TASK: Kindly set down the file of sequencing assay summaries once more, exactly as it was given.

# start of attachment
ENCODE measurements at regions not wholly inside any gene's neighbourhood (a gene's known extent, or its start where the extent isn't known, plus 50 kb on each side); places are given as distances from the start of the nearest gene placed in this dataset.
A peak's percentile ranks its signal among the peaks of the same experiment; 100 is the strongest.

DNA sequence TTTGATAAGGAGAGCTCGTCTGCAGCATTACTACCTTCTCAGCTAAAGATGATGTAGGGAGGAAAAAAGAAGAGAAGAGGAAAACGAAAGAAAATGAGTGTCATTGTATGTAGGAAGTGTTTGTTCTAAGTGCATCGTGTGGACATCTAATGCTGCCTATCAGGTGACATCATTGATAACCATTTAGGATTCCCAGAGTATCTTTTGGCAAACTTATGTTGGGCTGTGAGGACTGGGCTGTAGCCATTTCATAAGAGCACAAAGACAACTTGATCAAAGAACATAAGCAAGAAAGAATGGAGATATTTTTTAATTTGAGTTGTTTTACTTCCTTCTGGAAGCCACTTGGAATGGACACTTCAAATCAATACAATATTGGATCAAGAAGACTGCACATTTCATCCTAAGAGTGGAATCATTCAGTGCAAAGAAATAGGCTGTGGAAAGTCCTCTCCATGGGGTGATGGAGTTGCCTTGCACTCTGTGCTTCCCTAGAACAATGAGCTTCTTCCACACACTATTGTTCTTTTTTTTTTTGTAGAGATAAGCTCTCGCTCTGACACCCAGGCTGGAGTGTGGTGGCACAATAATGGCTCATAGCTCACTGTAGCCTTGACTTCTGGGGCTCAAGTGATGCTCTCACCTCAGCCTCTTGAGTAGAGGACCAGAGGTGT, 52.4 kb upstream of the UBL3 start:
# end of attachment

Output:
ENCODE measurements at regions not wholly inside any gene's neighbourhood (a gene's known extent, or its start where the extent isn't known, plus 50 kb on each side); places are given as distances from the start of the nearest gene placed in this dataset.
A peak's percentile ranks its signal among the peaks of the same experiment; 100 is the strongest.

DNA sequence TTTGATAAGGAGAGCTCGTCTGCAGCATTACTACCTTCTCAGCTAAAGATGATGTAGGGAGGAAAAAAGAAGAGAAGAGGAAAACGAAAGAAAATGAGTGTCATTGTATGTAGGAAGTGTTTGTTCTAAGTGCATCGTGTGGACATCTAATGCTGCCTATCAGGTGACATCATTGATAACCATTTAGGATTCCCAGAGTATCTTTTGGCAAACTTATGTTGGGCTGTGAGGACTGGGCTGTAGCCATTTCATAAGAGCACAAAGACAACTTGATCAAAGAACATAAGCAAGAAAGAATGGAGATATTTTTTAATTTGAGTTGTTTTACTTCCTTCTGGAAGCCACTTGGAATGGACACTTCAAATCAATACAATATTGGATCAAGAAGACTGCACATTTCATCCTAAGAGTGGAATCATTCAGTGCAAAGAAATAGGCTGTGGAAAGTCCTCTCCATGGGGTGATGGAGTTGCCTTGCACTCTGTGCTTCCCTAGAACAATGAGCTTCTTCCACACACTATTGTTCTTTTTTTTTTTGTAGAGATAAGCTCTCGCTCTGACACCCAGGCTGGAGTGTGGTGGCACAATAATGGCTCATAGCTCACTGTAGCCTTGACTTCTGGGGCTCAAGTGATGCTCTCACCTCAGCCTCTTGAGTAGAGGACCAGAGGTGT, 52.4 kb upstream of the UBL3 start: